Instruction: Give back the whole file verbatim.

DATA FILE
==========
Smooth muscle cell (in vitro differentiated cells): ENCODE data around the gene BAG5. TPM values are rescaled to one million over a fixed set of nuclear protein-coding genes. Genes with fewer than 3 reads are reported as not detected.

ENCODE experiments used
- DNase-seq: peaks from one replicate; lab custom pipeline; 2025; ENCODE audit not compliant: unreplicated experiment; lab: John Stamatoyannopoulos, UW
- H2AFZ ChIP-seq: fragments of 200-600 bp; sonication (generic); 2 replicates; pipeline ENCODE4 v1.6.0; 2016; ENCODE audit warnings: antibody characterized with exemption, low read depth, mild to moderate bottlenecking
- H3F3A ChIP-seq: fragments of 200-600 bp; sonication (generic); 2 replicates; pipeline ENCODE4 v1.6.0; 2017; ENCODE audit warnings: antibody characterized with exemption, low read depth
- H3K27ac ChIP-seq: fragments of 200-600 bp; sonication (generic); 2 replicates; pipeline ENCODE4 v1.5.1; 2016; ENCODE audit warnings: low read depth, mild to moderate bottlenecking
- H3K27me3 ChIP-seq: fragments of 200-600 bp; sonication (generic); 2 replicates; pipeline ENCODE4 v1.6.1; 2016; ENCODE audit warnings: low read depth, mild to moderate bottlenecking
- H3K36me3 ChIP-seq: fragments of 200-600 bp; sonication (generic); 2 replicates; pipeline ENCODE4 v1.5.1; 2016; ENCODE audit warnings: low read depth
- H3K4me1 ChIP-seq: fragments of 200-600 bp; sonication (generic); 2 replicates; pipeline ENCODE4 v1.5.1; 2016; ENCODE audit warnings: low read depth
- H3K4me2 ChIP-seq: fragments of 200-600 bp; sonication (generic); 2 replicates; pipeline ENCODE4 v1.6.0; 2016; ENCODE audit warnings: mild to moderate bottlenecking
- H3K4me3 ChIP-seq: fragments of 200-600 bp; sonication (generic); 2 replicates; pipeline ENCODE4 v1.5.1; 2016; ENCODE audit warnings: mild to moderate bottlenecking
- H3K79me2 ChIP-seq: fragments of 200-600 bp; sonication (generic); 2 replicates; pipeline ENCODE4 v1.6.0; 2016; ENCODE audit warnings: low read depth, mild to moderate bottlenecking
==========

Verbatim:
Smooth muscle cell (in vitro differentiated cells): ENCODE data around the gene BAG5. TPM values are rescaled to one million over a fixed set of nuclear protein-coding genes. Genes with fewer than 3 reads are reported as not detected.

ENCODE experiments used
- DNase-seq: peaks from one replicate; lab custom pipeline; 2025; ENCODE audit not compliant: unreplicated experiment; lab: John Stamatoyannopoulos, UW
- H2AFZ ChIP-seq: fragments of 200-600 bp; sonication (generic); 2 replicates; pipeline ENCODE4 v1.6.0; 2016; ENCODE audit warnings: antibody characterized with exemption, low read depth, mild to moderate bottlenecking
- H3F3A ChIP-seq: fragments of 200-600 bp; sonication (generic); 2 replicates; pipeline ENCODE4 v1.6.0; 2017; ENCODE audit warnings: antibody characterized with exemption, low read depth
- H3K27ac ChIP-seq: fragments of 200-600 bp; sonication (generic); 2 replicates; pipeline ENCODE4 v1.5.1; 2016; ENCODE audit warnings: low read depth, mild to moderate bottlenecking
- H3K27me3 ChIP-seq: fragments of 200-600 bp; sonication (generic); 2 replicates; pipeline ENCODE4 v1.6.1; 2016; ENCODE audit warnings: low read depth, mild to moderate bottlenecking
- H3K36me3 ChIP-seq: fragments of 200-600 bp; sonication (generic); 2 replicates; pipeline ENCODE4 v1.5.1; 2016; ENCODE audit warnings: low read depth
- H3K4me1 ChIP-seq: fragments of 200-600 bp; sonication (generic); 2 replicates; pipeline ENCODE4 v1.5.1; 2016; ENCODE audit warnings: low read depth
- H3K4me2 ChIP-seq: fragments of 200-600 bp; sonication (generic); 2 replicates; pipeline ENCODE4 v1.6.0; 2016; ENCODE audit warnings: mild to moderate bottlenecking
- H3K4me3 ChIP-seq: fragments of 200-600 bp; sonication (generic); 2 replicates; pipeline ENCODE4 v1.5.1; 2016; ENCODE audit warnings: mild to moderate bottlenecking
- H3K79me2 ChIP-seq: fragments of 200-600 bp; sonication (generic); 2 replicates; pipeline ENCODE4 v1.6.0; 2016; ENCODE audit warnings: low read depth, mild to moderate bottlenecking